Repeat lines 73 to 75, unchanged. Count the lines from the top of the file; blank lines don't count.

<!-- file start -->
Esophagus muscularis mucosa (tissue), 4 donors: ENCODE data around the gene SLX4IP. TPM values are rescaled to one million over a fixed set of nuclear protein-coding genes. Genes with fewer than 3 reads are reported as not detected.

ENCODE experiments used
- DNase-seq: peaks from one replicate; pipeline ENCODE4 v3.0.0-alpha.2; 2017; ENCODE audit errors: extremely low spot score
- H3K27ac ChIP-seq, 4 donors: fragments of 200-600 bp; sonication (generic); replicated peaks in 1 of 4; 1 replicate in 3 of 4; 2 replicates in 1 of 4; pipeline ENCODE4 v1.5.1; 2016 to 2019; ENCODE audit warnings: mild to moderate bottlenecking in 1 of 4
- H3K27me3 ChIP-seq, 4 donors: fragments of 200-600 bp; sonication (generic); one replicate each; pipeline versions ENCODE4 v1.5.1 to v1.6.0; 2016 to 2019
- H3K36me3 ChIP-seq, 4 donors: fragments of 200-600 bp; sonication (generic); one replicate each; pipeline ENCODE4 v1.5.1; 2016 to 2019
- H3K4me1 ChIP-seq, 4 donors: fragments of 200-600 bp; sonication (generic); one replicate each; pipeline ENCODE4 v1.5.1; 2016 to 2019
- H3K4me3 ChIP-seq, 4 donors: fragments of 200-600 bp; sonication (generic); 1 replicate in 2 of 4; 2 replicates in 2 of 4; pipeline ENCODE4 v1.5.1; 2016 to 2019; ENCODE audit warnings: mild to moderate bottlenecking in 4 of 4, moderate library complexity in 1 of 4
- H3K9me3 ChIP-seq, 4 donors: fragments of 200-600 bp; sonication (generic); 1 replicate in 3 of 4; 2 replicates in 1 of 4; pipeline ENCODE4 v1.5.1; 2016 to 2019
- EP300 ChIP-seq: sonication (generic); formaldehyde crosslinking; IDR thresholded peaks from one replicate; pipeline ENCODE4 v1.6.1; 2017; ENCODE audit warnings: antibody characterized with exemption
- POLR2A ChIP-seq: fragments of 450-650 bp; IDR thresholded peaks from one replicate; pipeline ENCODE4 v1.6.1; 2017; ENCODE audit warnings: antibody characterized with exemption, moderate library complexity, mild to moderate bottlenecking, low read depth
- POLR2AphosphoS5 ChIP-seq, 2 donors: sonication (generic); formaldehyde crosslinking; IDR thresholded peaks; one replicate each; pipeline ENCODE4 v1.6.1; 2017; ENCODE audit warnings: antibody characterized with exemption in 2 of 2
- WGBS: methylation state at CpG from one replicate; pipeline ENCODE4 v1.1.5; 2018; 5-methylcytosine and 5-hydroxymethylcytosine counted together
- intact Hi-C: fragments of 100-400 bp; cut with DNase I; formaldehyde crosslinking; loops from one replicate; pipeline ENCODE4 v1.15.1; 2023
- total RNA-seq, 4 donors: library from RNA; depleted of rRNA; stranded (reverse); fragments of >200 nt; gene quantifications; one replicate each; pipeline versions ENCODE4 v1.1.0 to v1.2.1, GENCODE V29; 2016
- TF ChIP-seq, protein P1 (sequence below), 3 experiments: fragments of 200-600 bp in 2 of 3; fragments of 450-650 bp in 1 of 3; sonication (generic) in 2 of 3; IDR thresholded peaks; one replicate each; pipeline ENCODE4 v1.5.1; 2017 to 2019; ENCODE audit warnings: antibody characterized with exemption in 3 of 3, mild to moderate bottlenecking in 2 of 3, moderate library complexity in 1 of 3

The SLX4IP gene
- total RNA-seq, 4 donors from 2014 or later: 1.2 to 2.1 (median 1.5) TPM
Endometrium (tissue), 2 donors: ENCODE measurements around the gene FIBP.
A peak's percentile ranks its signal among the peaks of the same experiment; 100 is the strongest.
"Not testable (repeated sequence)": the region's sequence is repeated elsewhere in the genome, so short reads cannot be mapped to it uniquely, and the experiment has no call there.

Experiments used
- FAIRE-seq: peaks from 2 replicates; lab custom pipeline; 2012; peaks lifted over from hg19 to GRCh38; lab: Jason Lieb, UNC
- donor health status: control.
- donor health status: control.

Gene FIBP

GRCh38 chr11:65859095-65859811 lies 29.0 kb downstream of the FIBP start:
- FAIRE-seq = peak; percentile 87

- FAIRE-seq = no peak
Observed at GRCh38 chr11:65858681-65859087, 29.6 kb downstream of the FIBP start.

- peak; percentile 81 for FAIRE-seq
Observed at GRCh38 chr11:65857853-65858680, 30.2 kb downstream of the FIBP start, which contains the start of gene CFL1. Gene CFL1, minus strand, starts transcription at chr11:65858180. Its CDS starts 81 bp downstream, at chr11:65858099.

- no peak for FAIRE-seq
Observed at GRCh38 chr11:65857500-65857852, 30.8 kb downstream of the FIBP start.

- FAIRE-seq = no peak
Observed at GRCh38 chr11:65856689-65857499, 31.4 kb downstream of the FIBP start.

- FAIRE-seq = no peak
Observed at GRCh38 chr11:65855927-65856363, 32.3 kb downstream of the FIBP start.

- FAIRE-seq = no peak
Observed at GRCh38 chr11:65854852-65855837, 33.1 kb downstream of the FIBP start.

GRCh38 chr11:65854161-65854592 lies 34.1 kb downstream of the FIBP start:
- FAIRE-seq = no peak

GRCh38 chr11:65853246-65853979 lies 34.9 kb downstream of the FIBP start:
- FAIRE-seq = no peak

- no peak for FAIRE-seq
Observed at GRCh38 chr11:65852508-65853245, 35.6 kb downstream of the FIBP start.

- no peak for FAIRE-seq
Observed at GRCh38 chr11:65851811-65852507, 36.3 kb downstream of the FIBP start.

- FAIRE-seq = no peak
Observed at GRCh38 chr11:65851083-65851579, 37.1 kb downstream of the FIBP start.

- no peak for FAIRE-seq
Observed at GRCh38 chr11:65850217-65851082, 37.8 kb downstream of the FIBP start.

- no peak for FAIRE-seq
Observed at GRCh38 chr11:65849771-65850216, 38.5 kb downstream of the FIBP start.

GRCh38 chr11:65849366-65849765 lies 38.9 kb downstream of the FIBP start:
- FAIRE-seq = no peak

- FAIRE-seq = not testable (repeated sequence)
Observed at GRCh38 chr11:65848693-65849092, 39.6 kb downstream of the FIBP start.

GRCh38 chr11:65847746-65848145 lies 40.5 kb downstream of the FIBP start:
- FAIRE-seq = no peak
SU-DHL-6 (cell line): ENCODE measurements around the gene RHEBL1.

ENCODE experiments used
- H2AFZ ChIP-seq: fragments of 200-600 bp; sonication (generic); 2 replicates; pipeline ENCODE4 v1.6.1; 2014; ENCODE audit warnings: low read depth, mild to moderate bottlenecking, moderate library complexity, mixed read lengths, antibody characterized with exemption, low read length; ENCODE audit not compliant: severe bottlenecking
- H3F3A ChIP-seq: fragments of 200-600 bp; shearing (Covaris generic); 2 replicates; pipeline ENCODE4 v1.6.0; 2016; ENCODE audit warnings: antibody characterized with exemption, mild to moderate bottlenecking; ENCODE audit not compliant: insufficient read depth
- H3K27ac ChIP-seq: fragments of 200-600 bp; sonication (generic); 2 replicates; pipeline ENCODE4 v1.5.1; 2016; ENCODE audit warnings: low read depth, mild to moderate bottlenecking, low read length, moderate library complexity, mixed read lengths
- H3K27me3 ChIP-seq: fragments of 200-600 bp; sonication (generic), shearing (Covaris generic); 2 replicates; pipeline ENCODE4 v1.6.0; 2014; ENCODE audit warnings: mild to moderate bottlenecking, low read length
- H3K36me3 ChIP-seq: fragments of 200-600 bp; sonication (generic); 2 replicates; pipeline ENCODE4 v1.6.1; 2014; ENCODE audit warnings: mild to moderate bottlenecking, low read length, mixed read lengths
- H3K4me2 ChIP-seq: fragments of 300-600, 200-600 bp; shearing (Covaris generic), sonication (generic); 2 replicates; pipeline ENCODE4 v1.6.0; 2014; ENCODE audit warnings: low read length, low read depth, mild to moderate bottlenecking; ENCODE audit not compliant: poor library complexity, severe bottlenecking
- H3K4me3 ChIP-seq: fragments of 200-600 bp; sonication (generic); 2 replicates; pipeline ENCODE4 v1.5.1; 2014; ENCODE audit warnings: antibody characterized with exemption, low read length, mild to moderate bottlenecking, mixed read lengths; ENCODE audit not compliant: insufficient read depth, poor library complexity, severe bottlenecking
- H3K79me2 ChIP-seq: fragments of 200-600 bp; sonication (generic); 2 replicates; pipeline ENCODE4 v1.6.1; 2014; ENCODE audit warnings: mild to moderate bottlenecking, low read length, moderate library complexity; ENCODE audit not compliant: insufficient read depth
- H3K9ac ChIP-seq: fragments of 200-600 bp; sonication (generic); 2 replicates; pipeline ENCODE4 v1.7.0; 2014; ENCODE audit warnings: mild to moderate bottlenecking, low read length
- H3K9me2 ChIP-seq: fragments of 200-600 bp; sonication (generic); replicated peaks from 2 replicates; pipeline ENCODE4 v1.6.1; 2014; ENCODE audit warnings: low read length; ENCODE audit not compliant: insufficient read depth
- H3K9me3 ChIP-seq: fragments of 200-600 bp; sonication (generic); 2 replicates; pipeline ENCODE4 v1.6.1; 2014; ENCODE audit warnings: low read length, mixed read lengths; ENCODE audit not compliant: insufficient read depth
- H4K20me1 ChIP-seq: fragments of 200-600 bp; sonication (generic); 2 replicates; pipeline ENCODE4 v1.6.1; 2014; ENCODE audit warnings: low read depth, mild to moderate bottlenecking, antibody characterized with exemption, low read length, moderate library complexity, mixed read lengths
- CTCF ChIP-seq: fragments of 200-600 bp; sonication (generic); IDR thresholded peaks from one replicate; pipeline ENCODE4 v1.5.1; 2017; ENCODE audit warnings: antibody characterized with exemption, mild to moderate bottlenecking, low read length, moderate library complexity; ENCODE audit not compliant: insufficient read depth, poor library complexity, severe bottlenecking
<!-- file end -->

- H3K9me3 ChIP-seq: fragments of 200-600 bp; sonication (generic); 2 replicates; pipeline ENCODE4 v1.6.1; 2014; ENCODE audit warnings: low read length, mixed read lengths; ENCODE audit not compliant: insufficient read depth
- H4K20me1 ChIP-seq: fragments of 200-600 bp; sonication (generic); 2 replicates; pipeline ENCODE4 v1.6.1; 2014; ENCODE audit warnings: low read depth, mild to moderate bottlenecking, antibody characterized with exemption, low read length, moderate library complexity, mixed read lengths
- CTCF ChIP-seq: fragments of 200-600 bp; sonication (generic); IDR thresholded peaks from one replicate; pipeline ENCODE4 v1.5.1; 2017; ENCODE audit warnings: antibody characterized with exemption, mild to moderate bottlenecking, low read length, moderate library complexity; ENCODE audit not compliant: insufficient read depth, poor library complexity, severe bottlenecking